From the data analysis perspective, this article presents the usefulness of multiple data mining tools for gleaning information from historical health care datasets and then using the information to improve decision making. However key to the successful use of diverse mining tools is the fact that the underlying data set was based on standardized language in the form of well established nursing terminologies—NANDA-Is, NICs, NOCs and capture of this information into a standardized database architecture. Such standardization greatly reduced noise present in the data. In the absence of standardized data sets, pre-processing overheads will limit the scope and applicability of the data mining techniques we studied. We observed that the standardization made preprocessing steps common to a diverse set of techniques. The data mining techniques pursued in this study can be easily extended to larger data sets and data sets that have similar standardized attributes.

From the clinical analysis perspective, the insights discovered through mining the dataset in this study revealed enormously important trends that have been previously invisible to clinicians. The results provide powerful evidence to support decision making that can dramatically improve the care of dying patients.

As such findings from this study provide only a peek into the wealth of information that can be garnered from data gathered in well designed documentation systems that support practice and generate high quality data amenable to mining. Figure 6 shows an example of a user interface to a system that incorporates the discovered knowledge into future decision-making. The proposed system provides alerts when it discovers, through classification and training, symptoms matching with the historical data in the database, and suggests best practices when feasible. For example, the figure shows the record of a patient whose pain management is not responding well to existing treatments, and the pain trend is pointing towards a known category. Based on this it indicates a red arrow, and clicking on that arrow provides the description of NICs that have worked well in similar circumstances. Note that the decision-making is still in the hands of care provider. The system works just like an intelligent assistant aimed at minimizing errors and improving health care delivery

Figure 6
User Interface of an example decision-making assistant based on knowledge discovery using data mining of Nursing Care Plans

A more elaborate study that considers different indicators and combinations of other NANDA-Is in EOL patients and how they interact with NOCs and NICs is expected to reveal an abundance of details of indicator relationships that will be extremely useful to the health care providers, administrators, etc. Although researchers repeatedly find that the vast majority of dying patients state a preference to die at home, most die in the hospital (Murray, Fiset, Young, & Kryworuchko, 2009). For more than 15 years since the large SUPPORT study focused on improving outcomes in the dying (Teno et al., 2000; Teno et al., 1997), medical investigators have tested interventions to improve the quality of dying and to assure that the place of death is consistent with patients’ wishes but success has been elusive (Curtis et al., 2011). Large studies of nursing interventions to improve outcomes of dying patients in hospitals, however, are not available. One reason for this research gap is lack of EHRs that adequately represent nursing care of hospitalized patients with standardized language. Based on a decade of development and testing (Keenan et al., In press), the HANDS system with its technical infrastructure and integration of standardized language, provides a tested method for gathering data that can advance practice-based knowledge (Keenan et al., In press) for all types of patients and settings.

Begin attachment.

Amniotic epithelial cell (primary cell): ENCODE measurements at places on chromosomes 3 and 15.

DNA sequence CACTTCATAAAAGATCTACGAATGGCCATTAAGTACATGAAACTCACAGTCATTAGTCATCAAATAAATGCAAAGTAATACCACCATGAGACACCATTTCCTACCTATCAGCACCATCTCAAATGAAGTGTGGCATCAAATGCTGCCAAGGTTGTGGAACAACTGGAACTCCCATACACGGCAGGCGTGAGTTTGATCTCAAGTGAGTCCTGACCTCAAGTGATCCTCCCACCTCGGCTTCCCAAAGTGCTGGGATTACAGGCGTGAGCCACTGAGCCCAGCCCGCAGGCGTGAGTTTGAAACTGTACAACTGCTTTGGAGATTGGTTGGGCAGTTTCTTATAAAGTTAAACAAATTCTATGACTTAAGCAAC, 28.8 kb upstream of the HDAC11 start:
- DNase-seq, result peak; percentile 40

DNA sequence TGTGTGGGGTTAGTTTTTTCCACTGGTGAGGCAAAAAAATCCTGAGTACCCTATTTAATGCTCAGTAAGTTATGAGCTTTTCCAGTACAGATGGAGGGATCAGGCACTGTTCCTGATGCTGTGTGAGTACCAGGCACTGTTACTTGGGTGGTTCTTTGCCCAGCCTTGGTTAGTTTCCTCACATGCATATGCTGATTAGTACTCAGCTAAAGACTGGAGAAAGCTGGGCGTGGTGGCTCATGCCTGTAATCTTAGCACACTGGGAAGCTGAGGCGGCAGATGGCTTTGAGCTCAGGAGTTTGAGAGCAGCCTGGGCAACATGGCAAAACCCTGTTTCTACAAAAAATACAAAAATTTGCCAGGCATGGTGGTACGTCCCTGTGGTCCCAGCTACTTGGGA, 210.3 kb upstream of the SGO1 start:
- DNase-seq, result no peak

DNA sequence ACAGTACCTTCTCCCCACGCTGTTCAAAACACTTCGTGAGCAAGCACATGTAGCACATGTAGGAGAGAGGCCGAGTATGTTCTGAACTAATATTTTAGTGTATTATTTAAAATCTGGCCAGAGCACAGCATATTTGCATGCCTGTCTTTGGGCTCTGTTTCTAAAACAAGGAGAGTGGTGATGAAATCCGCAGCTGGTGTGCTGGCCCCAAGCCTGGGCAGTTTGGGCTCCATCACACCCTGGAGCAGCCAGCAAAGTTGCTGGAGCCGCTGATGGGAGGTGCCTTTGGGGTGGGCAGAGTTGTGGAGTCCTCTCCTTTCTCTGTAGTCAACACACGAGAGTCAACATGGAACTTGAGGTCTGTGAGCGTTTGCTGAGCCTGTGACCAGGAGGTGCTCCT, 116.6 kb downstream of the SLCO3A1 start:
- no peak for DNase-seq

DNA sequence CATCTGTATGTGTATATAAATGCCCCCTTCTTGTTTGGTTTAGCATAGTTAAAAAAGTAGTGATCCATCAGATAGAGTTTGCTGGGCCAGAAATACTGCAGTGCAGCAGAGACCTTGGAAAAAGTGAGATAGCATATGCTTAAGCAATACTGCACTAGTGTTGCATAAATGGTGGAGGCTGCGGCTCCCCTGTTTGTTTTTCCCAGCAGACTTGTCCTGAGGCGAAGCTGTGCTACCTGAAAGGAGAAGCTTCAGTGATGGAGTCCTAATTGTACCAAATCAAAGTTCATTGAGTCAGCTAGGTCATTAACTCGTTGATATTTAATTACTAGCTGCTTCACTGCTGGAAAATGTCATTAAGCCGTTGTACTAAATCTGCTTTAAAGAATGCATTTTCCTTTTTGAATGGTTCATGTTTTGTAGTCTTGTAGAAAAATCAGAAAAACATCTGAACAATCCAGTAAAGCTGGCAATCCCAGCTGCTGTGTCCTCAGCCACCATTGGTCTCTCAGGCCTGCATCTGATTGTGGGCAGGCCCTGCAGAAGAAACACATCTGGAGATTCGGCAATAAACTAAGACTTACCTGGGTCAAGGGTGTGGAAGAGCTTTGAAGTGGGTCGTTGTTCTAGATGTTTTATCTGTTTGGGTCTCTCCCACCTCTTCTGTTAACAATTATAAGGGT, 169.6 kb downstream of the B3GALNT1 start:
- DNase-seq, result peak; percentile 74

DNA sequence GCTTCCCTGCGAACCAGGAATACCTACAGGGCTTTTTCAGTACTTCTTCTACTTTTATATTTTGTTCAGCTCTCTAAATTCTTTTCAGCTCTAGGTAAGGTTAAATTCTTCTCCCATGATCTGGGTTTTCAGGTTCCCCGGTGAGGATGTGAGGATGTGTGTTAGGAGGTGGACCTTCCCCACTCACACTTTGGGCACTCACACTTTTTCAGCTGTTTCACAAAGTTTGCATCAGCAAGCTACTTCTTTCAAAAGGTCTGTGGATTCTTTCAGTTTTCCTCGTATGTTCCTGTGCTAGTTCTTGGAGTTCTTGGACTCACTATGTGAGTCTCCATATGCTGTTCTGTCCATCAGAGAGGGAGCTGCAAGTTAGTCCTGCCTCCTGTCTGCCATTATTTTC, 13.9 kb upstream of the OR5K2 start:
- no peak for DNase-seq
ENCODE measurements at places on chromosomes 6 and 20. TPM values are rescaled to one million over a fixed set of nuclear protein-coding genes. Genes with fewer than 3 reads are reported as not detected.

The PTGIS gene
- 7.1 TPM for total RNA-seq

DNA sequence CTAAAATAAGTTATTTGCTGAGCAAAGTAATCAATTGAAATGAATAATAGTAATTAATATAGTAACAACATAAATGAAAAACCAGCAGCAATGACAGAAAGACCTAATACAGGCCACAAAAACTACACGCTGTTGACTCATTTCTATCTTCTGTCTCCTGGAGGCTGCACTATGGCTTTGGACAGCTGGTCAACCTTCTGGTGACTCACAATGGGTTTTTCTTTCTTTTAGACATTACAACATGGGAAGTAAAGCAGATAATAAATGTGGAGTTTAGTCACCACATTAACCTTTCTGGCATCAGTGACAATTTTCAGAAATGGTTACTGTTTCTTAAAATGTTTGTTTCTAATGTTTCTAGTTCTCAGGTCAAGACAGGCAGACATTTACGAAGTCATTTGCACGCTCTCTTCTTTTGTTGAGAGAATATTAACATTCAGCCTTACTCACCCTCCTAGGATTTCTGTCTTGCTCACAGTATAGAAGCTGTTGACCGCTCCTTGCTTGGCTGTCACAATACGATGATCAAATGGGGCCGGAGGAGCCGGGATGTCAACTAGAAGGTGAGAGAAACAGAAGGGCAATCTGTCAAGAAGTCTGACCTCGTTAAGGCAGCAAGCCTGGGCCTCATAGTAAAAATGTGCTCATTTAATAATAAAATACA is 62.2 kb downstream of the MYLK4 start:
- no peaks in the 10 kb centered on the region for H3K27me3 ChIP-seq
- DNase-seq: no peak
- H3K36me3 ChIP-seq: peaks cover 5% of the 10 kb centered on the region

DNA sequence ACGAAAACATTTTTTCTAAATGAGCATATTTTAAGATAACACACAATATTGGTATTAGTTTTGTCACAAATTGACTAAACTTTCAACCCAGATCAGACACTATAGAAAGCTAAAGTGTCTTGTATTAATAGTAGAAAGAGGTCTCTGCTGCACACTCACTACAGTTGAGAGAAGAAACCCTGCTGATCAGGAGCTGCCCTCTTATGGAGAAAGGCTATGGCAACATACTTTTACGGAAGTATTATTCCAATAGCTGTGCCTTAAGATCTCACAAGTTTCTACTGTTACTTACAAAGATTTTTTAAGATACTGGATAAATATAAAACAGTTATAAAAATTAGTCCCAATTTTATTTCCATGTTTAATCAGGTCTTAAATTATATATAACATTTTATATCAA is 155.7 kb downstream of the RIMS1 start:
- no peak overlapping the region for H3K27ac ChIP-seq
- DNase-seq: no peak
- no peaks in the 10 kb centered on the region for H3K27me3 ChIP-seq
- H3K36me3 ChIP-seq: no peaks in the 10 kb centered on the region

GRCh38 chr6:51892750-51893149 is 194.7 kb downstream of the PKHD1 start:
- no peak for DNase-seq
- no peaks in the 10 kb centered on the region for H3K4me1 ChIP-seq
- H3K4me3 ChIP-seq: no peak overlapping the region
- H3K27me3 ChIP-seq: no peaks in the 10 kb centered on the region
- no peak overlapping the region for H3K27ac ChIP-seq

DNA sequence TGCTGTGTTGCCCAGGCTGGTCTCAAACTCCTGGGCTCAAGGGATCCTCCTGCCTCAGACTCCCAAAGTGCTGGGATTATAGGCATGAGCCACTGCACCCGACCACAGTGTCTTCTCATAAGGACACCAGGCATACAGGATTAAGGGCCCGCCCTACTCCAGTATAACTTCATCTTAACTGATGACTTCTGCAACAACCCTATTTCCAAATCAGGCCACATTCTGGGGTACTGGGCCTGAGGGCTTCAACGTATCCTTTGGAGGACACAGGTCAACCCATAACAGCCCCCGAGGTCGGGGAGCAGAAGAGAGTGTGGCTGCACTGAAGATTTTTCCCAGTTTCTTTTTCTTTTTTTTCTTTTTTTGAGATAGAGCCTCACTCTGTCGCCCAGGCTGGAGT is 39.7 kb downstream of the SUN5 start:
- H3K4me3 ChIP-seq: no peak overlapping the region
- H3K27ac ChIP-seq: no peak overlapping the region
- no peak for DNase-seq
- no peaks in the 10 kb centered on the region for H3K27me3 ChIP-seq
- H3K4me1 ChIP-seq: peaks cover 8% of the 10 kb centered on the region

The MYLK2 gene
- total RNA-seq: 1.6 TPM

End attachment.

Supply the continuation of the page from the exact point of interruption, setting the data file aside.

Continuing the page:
Too often, the EHR contains insufficient information to represent nursing knowledge (Goodwin et al., 2003) and yet nursing care has a dramatic impact on the cost and quality of care. Using standardized language to represent nursing in documentation and storing it in a standardized database structure provides a rich source of data for evaluating and improving nurse practices. The HANDS documentation method is standardized and linked in a complex relational SQL database. In this article we provide one example, EOL patient care, of how capturing nursing care in a electronic documentation system can become a source of powerful evidence to transform nursing and health care practices. In conclusion, a major benefit of utilizing standardized languages in documentation systems that gather and store data in standardized databases is that the generation of data that are amenable to easy analysis with informatics tools that can cost-effectively be utilized to transform health care practice. We tapped only a fraction of the insights that are possible to uncover with data mining tools. Additional research is needed to maximize discovery of meaningful information about EOL and all types of patient care from mining actual practice based data. Also, improved data visualization techniques and user interfaces need to be investigated to transparently present gleaned information at decision making portals.

Acknowledgements

This research and publication was made possible by Grant Number Grant Numbers P30 NR010680, P30 NR10680S1 from the National Institutes of Health (NIH), National Institute of Nursing Research (NINR) and R01 HS01505403 from the Agency for Health Care Research and Quality (AHRQ). Its contents are solely the responsibility of the authors and do not represent the official views of the National Institute of Nursing Research or the Agency for Healthcare Research and Quality. The final peer-reviewed manuscript is subject to the NIH Public Access Policy. We thank Veronica Angulo for her support of our team collaboration and manuscript preparation.

Footnotes

Author Disclosure Statement: Rights to HANDS® are owned by HealthTeam IQ, LLC, a company owned and managed by Gail Keenan. She has a conflict management plan with the University of Illinois to assure scientific integrity of research related to HANDS.